Why Dante in summertime?
When most of our modern poets confine themselves to what they had perceived, they produce for us, usually, only odds and ends of still life and stage properties; that does not imply so much that the method of Dante is obsolete, but that our vision is perhaps comparatively restricted (Eliot, The Sacred Wood).
McLane’s latest collection I found musically well weighted. Perhaps a little obviously so, but she seemed in control of any lack of subtlety.
However, I was disappointed with the collection as a whole, which dawned on me for the penultimate section to the book, and its reference to Wordsworth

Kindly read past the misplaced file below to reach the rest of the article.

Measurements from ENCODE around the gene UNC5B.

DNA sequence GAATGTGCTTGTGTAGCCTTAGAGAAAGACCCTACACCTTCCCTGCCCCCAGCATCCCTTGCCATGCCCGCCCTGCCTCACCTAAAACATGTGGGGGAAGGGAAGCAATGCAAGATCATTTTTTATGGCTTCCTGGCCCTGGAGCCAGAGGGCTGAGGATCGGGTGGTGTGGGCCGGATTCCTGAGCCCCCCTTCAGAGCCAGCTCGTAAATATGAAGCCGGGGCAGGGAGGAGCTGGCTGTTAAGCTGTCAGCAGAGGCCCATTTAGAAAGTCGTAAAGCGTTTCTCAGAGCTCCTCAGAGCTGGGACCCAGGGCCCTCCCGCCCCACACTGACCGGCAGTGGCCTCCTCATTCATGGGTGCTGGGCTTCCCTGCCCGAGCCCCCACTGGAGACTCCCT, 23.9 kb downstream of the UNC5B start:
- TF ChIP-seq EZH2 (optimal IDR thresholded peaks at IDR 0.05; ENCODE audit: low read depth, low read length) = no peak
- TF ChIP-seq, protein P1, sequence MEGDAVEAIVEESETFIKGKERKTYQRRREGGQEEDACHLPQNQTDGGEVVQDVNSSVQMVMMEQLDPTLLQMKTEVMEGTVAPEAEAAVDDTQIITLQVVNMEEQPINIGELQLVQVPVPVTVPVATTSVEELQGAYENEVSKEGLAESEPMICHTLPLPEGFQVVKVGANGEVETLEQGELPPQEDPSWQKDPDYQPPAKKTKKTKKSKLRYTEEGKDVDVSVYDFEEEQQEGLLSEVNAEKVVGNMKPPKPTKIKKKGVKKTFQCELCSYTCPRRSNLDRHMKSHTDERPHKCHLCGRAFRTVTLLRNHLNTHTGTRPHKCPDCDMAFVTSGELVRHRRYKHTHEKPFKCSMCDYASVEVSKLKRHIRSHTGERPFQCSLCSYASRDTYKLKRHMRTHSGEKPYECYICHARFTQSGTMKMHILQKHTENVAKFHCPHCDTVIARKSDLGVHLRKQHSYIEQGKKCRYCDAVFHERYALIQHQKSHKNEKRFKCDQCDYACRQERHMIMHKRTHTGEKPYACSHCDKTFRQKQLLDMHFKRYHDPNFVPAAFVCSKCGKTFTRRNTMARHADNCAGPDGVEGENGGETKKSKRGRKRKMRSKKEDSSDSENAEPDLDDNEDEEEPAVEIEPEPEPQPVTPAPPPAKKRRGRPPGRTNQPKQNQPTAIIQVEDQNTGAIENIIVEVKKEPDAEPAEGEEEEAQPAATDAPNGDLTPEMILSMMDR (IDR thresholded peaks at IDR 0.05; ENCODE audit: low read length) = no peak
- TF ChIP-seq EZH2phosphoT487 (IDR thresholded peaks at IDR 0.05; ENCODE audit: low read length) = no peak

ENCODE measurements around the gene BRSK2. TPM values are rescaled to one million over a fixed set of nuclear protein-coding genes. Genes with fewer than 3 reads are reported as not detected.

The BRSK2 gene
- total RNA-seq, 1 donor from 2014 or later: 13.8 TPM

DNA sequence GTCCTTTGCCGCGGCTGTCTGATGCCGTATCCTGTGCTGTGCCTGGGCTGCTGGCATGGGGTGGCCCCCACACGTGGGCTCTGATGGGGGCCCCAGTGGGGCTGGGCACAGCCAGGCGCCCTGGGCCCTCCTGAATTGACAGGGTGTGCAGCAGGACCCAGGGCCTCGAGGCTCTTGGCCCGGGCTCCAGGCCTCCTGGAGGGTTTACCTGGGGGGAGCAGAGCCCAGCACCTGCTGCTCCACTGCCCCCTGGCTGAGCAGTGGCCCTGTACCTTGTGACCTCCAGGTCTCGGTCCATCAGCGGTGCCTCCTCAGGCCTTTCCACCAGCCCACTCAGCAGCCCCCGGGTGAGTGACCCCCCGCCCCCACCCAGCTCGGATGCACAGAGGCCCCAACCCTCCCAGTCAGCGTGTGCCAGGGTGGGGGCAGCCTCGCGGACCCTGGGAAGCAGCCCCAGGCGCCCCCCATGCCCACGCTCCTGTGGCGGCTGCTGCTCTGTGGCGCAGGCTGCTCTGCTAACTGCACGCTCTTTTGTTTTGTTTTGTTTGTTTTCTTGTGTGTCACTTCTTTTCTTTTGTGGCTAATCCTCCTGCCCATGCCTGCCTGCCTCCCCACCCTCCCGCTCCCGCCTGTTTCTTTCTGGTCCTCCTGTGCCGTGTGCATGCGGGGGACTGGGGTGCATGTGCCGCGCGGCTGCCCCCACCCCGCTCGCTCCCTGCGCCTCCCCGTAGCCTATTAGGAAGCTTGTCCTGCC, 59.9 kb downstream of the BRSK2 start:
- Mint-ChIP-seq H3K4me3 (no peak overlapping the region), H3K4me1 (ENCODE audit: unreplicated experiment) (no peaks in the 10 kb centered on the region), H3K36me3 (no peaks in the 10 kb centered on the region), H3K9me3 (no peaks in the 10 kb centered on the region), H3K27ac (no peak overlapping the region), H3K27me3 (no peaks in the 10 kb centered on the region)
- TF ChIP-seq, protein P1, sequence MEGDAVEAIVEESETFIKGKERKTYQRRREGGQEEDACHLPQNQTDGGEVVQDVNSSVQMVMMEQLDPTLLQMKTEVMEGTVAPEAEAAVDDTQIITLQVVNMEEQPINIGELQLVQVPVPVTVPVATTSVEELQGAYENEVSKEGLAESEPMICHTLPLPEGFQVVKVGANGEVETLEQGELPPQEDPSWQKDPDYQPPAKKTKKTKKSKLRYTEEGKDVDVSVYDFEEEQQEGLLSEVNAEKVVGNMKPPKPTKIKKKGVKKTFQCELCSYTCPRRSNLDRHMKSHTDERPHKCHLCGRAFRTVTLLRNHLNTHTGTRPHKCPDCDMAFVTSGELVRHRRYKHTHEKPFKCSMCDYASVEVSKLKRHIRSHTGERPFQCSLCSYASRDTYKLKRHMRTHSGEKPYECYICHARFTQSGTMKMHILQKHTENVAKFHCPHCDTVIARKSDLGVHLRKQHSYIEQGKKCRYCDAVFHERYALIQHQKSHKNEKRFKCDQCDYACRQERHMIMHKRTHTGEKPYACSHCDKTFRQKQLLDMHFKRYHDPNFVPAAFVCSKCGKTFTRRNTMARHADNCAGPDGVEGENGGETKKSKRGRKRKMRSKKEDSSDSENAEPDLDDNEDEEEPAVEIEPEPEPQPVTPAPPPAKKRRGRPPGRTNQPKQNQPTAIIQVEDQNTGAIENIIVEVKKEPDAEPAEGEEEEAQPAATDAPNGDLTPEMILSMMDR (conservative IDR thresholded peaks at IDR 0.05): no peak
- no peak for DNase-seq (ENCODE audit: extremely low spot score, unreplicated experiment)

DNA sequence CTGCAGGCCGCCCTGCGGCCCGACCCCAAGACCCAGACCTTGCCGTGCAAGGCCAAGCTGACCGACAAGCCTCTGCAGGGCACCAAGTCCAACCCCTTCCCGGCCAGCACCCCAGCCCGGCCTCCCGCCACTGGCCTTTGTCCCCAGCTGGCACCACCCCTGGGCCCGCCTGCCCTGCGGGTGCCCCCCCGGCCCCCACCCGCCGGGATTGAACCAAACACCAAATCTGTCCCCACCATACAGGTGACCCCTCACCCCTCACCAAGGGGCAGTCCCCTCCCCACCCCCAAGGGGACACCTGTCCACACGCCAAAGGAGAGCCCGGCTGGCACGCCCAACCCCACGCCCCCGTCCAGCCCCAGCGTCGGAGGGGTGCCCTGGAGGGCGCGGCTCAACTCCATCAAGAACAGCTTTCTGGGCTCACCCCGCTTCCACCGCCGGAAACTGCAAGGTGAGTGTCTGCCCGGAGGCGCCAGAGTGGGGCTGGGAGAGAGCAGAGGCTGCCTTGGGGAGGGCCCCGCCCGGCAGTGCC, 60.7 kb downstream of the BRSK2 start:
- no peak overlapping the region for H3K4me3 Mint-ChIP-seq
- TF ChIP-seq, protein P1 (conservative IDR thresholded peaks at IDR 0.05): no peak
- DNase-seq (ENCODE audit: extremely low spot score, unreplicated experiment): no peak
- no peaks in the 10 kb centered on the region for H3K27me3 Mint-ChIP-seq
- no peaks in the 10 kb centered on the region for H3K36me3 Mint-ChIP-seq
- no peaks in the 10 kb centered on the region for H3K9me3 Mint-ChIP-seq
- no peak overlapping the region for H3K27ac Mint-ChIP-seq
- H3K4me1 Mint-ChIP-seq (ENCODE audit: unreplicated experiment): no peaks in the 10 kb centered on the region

When we had given our bodies to the wind
we found bones in earth and not in sky.
We found arrowheads in the earth and not in the sky though
they flown through the air before grounding (p65).
There is no loss of language, and nor do I have a sense of resignation to content; but I am puzzled by her equations on love and death.